Jean S

Social Security Disability for Scleroderma

9 posts in this topic

Does anyone know if SSI is considered for Scleroderma in Massachusetts? Just wondering, as my symptoms progress and with the work I do, I'm not sure I would be capable of doing it anymore. Would appreciate any feedback or if you have any knowledge of this.

 

Thanks!

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Hi Jean,

 

So sorry that I can't help you with a specific query about SSI in Massachusetts, as I'm in the UK and we have a totally different system here.

 

However, I've included a link to our Disability Benefits page and hopefully some of our other members will be along with more specific help and advice for you.

 

Kind regards,

 

 


Jo Frowde

ISN Assistant Webmaster

SD World Webmaster

ISN Sclero Forums Manager

ISN News Manager

ISN Hotline Support Specialist

International Scleroderma Network (ISN)

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Hi Jean,

 

Anyone who is thinking they may not be able to continue working full time should consult a disability lawyer immediately, before letting their employer know or making any other work arrangements (like working fewer hours, working

from home, taking a less demanding job, etc.)

 

Initial consultation with a social security disability lawyer is always free.  If they take your case on, they take a percentage of your first Social Security disability check (and none after that. The percentage is set by law.)

 

Systemic scleroderma is a listed disabling condition, however, the applicant must prove that they meet the medical requirements (as well as having enough current credits in the Social Security system). See Scleroderma and Social Security for more info.

 

Please make an appointment with a disability lawyer right away. Many people make the mistake of worrying that they might be jumping the gun, or just hope that things will somehow magically improve.  But people facing possible disability are at a tremendous disadvantage in every way, and it is impossible to plan too soon, or too well, for such an eventuality.  For example, it can take months -- and even years in some jurisdictions -- to receive claim approval (or denial).  And even after approval of disability, it is still nearly a two year wait (from time of initial disability, as established by Social Security) for Medicare benefits to kick in.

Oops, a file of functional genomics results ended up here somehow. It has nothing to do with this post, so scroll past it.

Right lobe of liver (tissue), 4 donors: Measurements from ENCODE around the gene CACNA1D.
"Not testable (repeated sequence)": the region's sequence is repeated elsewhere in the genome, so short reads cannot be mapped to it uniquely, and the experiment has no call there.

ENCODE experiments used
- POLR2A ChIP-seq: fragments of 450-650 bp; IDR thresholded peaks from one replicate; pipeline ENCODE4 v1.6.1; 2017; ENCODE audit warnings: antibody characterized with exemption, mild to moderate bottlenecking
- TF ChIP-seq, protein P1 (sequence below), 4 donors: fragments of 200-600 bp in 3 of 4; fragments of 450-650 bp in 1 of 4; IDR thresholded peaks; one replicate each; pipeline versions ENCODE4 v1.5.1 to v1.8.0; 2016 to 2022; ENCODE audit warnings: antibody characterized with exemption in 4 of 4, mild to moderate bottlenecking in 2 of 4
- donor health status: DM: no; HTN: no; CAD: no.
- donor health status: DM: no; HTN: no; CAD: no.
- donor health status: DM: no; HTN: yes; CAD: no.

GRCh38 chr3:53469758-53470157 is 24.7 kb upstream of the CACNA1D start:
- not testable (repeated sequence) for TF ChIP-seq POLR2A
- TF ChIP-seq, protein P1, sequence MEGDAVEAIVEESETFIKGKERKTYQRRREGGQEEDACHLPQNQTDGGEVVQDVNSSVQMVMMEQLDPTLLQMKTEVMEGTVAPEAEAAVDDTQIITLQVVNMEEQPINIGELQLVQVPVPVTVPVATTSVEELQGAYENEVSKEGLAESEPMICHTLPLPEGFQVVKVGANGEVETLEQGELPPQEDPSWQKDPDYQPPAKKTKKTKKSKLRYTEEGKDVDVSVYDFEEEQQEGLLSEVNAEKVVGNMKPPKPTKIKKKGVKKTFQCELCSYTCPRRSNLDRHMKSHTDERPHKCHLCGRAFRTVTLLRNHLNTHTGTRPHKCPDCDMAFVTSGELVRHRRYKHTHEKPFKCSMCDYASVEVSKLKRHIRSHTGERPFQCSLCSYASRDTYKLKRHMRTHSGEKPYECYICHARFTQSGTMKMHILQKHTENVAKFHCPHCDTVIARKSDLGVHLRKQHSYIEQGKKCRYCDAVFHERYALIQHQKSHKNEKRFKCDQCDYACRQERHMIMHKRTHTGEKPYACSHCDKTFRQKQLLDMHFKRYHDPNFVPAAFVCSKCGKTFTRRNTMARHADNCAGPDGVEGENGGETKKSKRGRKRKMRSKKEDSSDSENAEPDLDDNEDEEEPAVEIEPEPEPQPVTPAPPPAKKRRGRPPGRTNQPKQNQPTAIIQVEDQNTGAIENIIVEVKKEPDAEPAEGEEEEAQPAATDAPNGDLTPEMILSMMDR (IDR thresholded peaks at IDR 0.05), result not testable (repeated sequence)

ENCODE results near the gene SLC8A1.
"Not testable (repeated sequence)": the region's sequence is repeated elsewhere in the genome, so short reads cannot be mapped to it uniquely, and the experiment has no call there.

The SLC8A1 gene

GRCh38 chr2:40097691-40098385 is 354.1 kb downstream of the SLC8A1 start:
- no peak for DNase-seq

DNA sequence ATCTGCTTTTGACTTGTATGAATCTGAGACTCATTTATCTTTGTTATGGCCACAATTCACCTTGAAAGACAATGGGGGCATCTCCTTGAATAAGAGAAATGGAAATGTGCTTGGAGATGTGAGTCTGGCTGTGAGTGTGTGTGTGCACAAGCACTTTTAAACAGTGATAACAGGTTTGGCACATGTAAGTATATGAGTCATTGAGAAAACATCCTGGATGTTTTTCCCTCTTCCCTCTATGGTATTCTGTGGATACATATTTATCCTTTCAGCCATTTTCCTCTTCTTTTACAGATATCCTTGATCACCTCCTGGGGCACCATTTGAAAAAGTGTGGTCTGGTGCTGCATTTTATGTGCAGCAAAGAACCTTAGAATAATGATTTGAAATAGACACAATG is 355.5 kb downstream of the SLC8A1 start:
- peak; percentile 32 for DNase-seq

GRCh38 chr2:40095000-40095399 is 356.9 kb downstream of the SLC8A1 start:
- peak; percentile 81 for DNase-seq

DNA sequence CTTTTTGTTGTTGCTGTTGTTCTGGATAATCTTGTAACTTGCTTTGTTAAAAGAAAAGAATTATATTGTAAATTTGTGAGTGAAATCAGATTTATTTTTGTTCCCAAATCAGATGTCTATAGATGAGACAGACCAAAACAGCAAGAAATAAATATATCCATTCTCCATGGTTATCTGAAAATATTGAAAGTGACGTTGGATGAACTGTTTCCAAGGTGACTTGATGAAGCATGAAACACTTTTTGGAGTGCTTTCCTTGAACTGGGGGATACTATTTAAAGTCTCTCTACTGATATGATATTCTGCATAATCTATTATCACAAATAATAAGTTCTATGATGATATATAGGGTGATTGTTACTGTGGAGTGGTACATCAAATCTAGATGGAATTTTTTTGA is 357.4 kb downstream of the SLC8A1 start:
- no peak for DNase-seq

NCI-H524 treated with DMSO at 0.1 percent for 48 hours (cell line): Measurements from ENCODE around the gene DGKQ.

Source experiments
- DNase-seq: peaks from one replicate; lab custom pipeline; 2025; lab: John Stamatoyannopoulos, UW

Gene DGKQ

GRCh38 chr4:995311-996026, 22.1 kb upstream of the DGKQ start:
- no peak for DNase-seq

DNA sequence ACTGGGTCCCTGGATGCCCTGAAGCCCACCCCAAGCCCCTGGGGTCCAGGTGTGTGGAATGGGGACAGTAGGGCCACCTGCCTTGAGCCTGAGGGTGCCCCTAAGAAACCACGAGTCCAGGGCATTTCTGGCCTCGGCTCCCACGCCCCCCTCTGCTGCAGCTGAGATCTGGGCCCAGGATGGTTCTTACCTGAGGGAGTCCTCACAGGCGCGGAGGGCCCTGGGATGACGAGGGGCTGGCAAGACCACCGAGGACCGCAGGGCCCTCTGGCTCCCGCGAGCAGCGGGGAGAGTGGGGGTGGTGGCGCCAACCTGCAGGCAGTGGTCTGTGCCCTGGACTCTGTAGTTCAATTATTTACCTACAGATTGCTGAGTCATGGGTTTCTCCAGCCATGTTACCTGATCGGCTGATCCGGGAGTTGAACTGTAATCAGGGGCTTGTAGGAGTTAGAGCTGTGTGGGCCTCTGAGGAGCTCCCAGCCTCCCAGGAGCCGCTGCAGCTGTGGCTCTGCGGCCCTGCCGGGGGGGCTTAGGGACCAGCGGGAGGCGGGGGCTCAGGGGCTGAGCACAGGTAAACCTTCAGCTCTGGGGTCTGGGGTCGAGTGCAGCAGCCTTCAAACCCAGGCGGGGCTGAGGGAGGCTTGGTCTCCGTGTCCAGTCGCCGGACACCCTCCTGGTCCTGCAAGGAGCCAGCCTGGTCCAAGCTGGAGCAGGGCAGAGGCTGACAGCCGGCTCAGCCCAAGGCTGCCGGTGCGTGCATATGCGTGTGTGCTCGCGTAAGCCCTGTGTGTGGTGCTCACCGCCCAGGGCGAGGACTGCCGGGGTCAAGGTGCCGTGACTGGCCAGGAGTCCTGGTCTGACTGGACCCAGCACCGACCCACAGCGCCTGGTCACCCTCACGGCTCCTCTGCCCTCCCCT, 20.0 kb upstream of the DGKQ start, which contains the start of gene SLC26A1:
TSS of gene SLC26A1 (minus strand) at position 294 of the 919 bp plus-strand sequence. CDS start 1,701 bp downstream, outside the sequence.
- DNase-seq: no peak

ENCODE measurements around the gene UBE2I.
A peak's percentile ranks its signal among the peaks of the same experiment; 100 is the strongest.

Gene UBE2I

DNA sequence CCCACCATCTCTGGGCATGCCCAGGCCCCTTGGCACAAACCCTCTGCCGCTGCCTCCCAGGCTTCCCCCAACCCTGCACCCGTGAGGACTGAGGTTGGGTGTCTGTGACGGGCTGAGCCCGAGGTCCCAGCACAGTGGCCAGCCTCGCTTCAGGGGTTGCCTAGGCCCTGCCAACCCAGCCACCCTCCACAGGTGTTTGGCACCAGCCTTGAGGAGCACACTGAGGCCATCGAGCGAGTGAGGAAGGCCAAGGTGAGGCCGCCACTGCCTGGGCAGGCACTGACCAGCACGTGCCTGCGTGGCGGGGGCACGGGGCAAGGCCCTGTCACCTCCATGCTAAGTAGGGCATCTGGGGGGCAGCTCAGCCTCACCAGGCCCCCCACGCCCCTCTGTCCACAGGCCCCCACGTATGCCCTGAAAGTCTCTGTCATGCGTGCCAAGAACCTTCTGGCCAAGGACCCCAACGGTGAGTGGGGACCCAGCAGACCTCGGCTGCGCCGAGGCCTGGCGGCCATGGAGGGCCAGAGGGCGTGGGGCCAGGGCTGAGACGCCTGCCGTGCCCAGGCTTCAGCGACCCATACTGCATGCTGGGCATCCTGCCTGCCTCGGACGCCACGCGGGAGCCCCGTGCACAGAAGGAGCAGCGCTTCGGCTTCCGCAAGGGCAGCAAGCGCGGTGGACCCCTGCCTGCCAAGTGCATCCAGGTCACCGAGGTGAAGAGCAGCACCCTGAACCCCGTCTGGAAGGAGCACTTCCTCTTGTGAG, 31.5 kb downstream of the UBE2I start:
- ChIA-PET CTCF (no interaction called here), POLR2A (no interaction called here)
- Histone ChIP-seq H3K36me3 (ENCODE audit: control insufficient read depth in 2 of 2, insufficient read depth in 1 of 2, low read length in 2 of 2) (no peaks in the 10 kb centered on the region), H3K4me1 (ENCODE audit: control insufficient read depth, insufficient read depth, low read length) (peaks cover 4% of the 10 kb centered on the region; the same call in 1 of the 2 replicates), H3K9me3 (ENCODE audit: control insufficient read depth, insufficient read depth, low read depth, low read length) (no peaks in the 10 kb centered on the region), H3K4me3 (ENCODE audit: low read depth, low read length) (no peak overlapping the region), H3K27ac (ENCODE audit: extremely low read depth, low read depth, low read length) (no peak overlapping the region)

Also, many people wish they had never let their employer get a whiff of their illness beforehand. Although there are some protections under the Americans with Disabilities Act, there are a great many exceptions which can work to the detriment of a sick employee.

 

:hug-group:


Warm Hugs,

 

Shelley Ensz

Founder and President

International Scleroderma Network (ISN)

Hotline and Donations: 1-800-564-7099

 

The most important thing in the world to know about scleroderma is sclero.org.

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Thanks Shelley,

 

I spoke to a disability attorney briefly on the phone but because I am still working, they said they couldn't help until I leave my job. I'm concerned if I leave my job I will either get denied disability or it will take forever. I cannot afford to be without a check for a long period of time. My job is highly stressful, requires long hours, I spend a lot of time working on a computer typing (which with my swollen and painful fingers are getting harder), running around from office to office and driving to and from meetings. Recently my muscles have been getting/feeling weak, I'm exhausted and get winded easily. So, I am already feeling the affects from pushing myself everyday.